Genuine Browning Hi-Power P35s are still manufactured by FN Herstal of Belgium and Portugal, and under license by Fabricaciones Militares (FM) of Argentina. The Hi-Power remains one of the most influential pistols in the history of small arms. It has inspired a number of clone manufacturers (including Charles Daly of the Philippines & USA, FEG of Hungary, Arcus of Bulgaria, and others) who borrow features from it, chiefly the linkless cam system. Until recently, FEG made an almost exact clone, but the company now manufactures a version with modifications to the barrel, linkage, and slide stop that are incompatible with genuine Hi-Powers.
- The original P35, as noted earlier, featured an internal extractor. During WWII, it was manufactured by Inglis of Canada for allied use, and by FN in occupied Belgium for German use. Most Canadian P35s were manufactured with a parkerized finish, while most P35s manufactured in occupied Belgium had a blued finish. The internal extractor was replaced with a more durable external extractor in the early 1960s.
- The Browning L9A1, a military version of the P35 Hi-Power, is still utilized by several branches of the UK military forces. The Hi-Power was the pistol of choice for the British Special Air Service (Special Forces), throughout the Cold War era.
- The Mark I is among the best-known models of the P35 developed over the last 50 years. A wide variety of options and features are available on the P35 models. Recently, Hi-Power pistols have become available in the .40 S&W and .357 SIG loadings. However, the use of these calibers in guns designed and built for 9x19mm Parabellum has created cases of broken or warped frames. Only Hi-Powers specifically built for these rounds should be used to fire them. The pistols manufactured for these two rounds are easily identified by examining the left side of the slide - a groove is machined into the side of the heavier slide to allow clearance for the slide release.
- The Mark I Lightweight is a very rare variant of the Mark I made with a lightweight alloy frame. According to Massad Ayoob, these were introduced commercially in the 1950's but never caught on. The Lightweights are only marked with Fabrique Nationales' rollmarks, not Brownings.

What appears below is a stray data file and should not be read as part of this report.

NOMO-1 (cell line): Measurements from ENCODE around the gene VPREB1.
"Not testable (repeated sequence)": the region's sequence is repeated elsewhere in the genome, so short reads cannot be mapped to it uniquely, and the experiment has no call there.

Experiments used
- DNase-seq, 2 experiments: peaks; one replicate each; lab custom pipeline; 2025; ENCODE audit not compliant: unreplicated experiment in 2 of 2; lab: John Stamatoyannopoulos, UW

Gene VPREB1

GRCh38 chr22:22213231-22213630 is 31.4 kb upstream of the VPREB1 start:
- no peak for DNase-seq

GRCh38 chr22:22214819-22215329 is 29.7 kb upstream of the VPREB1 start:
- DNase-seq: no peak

- Mark II is an upgraded model of the original Hi-Power introduced in the early '80s. Some of the upgrades were ambidextrous thumb safeties, nylon grips, 3-dot sights, and a throated barrel.
- Mark III was another advancement over the Mark II released in 1988, which featured a firing pin safety and grips similar to the M9 pistol. The Standard is an original Hi-Power with the Mark III firing system. The Capitan and Practical are also slightly different configured Mark IIIs.
- The Practical features a matte-blued slide and contrasting silver-chromed frame. In addition, this model has Pachmayr rubber grips and a rounded Commander-style hammer. The Practical has fixed or adjustable sights, and is available in either 9mm or .40 S&W. Magazines for all Practical models sport Pachmayr base pads; magazines feature a cartridge capacity of 13 rounds in 9mm and a cartridge capacity of 10 rounds in .40 S&W. 
- The HP-SFS (Safe-Fast-Shooting) is a current variation on the Hi-Power Mark III with a modified firing mechanism. After the weapon is loaded, the hammer is pushed forward, which automatically activates the safety catch. When the shooter is prepared to fire, the safety is pressed down with the thumb, releasing the hammer to spring backwards into the usual, single-action position. A similar system is available for modifying Colt M1911A1s. Magazines are interchangeable with the Mark III and others.
- The Detective is a short-slide HP produced by FM. The Detective slide group is also available without the frame, and is interchangeable with other FM and FN Hi-Power P35s.
- The BDA and BDAO models were first produced in the 1980s by FN. The BDA model is double action, and the DAO model is "double action only," both versions differing from the usual single-action operation of the P35. These designs have been marketed as the HP-DA and BDA. The DA and DAO models retain many features of the P35, and both are available in full-sized and compact versions. Performance of these models is consistent with FN's high standards. These models resemble the P35, but the most distinguishing feature is the extended SIG-Sauer style trigger guard. Many parts are interchangeable with the P35, but the magazines (although similar) are not. The compact versions also utilize shorter magazines.
The Browning BDM Model is sometimes erroneously attributed as a special model of the Hi-Power family of pistols. However, this is actually a unique pistol design only bearing an external similarity to the Hi-Power. The BDM was produced during the 1990s only in North America by Browning Arms Company, and not by FN. The Browning BDM (Browning Double Mode) pistol incorporates many features of the BDA model, but can be switched from double action/single action mode to "revolver" mode (DAO) by the flip of a slide mounted switch.